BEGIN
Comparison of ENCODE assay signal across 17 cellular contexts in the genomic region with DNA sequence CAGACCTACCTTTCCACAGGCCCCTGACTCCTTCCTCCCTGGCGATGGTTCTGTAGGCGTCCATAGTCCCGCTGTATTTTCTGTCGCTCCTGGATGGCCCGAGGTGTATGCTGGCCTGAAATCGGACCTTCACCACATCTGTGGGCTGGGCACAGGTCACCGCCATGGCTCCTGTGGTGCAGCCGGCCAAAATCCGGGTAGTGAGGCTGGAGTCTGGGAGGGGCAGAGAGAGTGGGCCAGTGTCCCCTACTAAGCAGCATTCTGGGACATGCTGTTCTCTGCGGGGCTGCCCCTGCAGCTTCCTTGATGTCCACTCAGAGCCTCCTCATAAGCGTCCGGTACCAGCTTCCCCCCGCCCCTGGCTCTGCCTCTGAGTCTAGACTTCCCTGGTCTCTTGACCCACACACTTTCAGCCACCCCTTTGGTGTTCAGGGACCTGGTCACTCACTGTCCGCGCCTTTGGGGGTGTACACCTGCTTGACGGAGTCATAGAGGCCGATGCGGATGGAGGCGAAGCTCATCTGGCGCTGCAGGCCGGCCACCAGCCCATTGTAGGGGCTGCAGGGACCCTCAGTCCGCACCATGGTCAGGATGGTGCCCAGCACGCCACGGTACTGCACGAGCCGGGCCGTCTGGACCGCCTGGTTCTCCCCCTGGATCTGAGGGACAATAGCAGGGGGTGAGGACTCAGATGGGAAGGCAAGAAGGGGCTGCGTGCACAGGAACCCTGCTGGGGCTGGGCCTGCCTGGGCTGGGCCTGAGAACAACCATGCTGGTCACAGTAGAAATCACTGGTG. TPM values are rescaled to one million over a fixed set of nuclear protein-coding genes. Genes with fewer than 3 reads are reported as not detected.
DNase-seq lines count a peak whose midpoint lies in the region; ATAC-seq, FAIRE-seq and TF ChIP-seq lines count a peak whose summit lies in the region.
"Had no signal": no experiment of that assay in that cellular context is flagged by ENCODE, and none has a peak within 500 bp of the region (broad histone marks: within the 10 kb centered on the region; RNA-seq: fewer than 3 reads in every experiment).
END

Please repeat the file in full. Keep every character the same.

Comparison of ENCODE assay signal across 17 cellular contexts in the genomic region with DNA sequence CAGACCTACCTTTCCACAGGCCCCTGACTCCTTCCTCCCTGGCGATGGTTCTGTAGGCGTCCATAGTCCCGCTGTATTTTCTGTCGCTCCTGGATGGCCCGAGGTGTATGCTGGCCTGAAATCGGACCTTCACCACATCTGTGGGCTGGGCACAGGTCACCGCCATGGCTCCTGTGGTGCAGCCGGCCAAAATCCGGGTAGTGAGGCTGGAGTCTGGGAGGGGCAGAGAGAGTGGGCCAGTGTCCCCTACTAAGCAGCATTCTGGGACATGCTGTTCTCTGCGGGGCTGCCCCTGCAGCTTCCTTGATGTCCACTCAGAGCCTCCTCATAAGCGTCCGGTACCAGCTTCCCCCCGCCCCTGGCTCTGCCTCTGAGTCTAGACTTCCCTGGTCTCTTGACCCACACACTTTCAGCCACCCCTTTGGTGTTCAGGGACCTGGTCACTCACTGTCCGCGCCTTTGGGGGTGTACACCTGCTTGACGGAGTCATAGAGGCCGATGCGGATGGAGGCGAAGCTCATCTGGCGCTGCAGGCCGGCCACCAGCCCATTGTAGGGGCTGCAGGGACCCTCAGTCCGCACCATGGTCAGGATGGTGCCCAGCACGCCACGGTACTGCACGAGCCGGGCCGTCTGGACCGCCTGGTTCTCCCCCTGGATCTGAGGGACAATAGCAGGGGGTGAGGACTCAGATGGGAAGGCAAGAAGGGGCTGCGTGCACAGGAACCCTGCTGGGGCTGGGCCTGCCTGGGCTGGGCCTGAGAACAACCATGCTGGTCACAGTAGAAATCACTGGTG. TPM values are rescaled to one million over a fixed set of nuclear protein-coding genes. Genes with fewer than 3 reads are reported as not detected.
DNase-seq lines count a peak whose midpoint lies in the region; ATAC-seq, FAIRE-seq and TF ChIP-seq lines count a peak whose summit lies in the region.
"Had no signal": no experiment of that assay in that cellular context is flagged by ENCODE, and none has a peak within 500 bp of the region (broad histone marks: within the 10 kb centered on the region; RNA-seq: fewer than 3 reads in every experiment).